The ZCAV effect can skew benchmark results enormously, depending on the number of files created and accessed during the benchmark. If two independent runs of the same benchmark use two different sets of files, then the physical location of these files on disk can have a substantial impact on the benchmark. If the effect that the benchmark is attempting to measure is subtle, then it may be completely overwhelmed by the ZCAV effect. It may require a daunting number of runs to statistically separate the effect being measured from the noise introduced by using blocks from different areas of the disk.
The ZCAV effect is illustrated in Figure 1, which shows the results of running the same benchmark on different areas of a disk. For our benchmarks, we have divided each of our test disks into four partitions of approximately equal size, numbered 1 through 4. The files in tests scsi1 and ide1 are positioned in the outer cylinders of the SCSI and IDE drives, respectively, while the scsi4 and ide4 test files are placed in the inner cylinders. For both disks, it is clear that ZCAV has a strong effect. The effect is clearly pronounced for the IDE drive. The SCSI drive shows a weaker effect - but as we will see in Section 5.2, this is because there is another effect that obscures the ZCAV effect for simple benchmarks on our SCSI disk. For both drives the ZCAV effect is more than enough to obscure the impact of any small change to the performance of the file system.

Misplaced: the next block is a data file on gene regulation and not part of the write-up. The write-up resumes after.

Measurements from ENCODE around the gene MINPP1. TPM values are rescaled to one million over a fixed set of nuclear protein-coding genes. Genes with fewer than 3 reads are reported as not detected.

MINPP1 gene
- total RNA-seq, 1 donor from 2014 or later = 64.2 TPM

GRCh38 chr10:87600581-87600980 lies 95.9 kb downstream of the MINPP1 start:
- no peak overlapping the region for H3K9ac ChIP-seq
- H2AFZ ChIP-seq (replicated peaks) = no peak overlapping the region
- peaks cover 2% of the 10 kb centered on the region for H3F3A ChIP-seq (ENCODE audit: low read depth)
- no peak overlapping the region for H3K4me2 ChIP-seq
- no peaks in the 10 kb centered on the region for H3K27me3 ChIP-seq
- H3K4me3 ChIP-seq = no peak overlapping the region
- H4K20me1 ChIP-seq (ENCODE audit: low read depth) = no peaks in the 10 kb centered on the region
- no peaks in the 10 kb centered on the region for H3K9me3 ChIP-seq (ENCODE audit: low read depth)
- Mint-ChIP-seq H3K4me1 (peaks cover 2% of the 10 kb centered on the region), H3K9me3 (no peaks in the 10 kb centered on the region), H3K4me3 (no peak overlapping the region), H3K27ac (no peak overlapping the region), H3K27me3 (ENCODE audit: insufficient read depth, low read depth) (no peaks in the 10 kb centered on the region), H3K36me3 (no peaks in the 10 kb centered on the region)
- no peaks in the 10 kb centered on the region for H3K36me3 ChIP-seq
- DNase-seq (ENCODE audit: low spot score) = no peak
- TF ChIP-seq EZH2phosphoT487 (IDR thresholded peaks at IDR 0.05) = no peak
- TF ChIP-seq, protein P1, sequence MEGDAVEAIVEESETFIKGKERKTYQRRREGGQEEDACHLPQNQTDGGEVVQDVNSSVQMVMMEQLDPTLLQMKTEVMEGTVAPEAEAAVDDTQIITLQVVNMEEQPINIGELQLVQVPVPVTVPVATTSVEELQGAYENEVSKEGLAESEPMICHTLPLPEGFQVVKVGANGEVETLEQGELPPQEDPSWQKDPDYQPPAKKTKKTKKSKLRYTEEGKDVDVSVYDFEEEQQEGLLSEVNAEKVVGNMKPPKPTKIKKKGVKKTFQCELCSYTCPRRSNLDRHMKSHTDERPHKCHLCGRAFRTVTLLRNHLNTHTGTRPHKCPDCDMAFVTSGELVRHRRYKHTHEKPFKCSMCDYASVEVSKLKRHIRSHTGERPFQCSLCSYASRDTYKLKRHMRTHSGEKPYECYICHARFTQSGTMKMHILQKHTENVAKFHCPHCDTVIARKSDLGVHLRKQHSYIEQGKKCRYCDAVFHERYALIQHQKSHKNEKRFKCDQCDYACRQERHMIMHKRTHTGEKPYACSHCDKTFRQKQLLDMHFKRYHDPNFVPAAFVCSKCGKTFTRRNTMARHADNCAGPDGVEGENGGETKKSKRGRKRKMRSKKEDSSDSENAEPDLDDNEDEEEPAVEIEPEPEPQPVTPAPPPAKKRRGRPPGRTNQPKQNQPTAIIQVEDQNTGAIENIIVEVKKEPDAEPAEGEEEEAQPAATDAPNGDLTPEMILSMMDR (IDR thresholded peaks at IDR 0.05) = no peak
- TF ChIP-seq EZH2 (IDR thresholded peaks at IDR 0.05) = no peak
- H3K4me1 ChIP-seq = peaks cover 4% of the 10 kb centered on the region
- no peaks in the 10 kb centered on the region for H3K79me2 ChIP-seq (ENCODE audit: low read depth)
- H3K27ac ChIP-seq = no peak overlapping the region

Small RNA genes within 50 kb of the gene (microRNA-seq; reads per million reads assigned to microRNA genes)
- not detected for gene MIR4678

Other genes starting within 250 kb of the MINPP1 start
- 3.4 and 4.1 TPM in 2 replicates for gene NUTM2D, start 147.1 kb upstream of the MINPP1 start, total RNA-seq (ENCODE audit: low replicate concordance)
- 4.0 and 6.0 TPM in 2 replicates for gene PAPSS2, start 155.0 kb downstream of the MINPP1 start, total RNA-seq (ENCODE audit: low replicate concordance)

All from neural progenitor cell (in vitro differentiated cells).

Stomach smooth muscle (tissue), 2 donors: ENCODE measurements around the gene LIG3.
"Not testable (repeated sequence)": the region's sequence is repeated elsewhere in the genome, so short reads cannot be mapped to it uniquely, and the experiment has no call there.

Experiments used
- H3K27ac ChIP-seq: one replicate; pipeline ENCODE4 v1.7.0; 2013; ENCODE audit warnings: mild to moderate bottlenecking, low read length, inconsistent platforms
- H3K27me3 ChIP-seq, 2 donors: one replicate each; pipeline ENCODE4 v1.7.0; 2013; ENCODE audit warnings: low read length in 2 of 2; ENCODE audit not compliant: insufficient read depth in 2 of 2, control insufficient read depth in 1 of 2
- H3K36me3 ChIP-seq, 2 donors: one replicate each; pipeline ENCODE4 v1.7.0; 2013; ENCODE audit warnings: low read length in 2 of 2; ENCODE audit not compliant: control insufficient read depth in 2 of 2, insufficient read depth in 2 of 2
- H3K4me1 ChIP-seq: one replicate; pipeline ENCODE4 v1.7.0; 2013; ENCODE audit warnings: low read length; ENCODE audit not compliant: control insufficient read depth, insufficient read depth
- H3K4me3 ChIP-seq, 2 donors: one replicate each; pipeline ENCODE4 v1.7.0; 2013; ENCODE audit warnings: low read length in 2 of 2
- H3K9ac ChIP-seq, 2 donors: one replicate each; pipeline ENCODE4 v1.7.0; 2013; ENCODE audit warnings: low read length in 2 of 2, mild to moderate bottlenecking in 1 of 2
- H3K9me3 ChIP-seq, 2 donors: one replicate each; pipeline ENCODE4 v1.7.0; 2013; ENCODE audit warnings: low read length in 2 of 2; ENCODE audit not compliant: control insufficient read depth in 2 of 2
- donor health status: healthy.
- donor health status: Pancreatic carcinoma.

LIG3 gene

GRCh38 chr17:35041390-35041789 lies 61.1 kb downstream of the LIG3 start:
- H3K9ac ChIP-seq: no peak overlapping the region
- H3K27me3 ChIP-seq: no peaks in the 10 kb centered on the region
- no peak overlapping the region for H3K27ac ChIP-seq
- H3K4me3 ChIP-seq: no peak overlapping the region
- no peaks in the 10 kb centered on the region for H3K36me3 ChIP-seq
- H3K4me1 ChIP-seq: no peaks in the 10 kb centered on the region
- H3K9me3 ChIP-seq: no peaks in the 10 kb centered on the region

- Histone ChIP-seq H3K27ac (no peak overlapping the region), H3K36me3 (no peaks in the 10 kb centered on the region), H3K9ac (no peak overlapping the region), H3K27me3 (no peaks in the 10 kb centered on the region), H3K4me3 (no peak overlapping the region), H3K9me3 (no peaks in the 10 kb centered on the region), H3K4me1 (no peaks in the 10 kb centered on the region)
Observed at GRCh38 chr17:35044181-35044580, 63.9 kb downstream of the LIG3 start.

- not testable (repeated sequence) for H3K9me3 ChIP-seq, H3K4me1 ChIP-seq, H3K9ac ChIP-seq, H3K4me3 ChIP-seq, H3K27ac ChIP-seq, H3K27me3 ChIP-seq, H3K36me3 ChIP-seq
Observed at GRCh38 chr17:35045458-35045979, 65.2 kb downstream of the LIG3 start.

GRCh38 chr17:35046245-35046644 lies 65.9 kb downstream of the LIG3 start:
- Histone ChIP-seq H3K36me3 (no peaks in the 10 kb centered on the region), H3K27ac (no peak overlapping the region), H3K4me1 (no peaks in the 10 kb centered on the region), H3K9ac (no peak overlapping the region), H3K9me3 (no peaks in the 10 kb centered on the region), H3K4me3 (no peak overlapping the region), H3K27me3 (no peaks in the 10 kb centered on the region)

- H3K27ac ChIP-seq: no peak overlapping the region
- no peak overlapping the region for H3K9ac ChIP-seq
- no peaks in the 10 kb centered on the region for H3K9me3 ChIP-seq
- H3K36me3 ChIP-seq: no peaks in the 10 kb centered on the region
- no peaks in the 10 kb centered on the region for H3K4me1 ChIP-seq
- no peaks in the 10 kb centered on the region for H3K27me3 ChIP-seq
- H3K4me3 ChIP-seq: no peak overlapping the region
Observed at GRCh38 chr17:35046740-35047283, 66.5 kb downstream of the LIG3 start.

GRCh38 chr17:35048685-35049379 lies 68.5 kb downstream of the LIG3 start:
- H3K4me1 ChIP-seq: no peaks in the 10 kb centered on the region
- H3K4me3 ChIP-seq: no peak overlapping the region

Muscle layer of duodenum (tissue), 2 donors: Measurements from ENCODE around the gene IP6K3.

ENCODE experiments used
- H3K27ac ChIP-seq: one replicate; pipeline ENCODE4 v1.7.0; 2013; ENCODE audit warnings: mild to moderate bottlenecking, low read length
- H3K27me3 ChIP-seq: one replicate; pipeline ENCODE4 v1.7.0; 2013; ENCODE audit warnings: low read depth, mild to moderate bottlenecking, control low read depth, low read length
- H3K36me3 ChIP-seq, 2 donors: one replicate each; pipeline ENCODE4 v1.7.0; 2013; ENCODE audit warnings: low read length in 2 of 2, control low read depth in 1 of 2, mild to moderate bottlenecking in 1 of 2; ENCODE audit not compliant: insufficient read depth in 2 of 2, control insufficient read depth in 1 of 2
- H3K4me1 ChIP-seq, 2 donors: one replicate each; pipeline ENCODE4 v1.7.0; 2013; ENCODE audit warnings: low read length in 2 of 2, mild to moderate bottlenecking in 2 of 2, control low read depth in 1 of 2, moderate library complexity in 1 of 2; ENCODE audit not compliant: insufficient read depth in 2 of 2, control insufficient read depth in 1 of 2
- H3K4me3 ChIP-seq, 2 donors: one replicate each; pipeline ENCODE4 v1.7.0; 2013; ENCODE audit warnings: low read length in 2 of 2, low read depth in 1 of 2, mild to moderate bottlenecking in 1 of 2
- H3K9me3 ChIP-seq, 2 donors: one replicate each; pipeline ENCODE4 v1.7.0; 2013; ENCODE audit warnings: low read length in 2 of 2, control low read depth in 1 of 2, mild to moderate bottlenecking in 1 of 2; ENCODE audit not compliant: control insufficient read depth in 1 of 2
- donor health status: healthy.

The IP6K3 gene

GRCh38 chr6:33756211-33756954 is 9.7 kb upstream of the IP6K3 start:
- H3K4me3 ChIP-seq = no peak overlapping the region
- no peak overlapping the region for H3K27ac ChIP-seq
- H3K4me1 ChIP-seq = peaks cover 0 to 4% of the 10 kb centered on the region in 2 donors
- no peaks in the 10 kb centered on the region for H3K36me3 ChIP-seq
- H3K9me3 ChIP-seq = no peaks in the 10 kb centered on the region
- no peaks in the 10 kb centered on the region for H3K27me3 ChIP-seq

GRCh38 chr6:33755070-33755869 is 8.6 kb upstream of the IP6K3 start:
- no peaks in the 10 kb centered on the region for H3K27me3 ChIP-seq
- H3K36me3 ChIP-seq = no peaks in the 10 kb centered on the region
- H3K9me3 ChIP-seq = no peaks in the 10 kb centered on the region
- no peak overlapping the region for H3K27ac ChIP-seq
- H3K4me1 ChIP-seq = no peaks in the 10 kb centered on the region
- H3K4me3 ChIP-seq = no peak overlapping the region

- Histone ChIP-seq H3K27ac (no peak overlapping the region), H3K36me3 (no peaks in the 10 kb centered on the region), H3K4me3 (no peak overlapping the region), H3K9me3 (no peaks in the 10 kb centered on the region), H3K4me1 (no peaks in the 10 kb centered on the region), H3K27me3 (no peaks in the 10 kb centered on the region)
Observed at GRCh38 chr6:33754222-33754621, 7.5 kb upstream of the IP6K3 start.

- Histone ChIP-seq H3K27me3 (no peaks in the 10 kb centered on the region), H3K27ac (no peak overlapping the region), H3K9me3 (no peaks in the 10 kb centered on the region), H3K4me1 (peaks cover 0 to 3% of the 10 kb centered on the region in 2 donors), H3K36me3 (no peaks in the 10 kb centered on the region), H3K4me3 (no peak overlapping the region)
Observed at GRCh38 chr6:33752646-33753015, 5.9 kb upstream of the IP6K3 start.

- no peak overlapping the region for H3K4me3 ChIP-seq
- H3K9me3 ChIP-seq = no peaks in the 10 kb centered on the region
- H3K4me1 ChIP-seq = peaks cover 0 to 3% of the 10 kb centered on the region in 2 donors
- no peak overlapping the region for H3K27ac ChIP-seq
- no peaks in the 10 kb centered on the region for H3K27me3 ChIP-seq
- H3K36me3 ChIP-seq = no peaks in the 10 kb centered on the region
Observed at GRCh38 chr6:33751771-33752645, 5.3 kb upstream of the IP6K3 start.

The best method to control ZCAV effects is to use the largest disk available and run your benchmark in the smallest possible partition (preferably the outermost partition). This will minimize the ZCAV effect by minimizing the difference in capacity and transfer rate between the longest and shortest tracks used in your benchmark.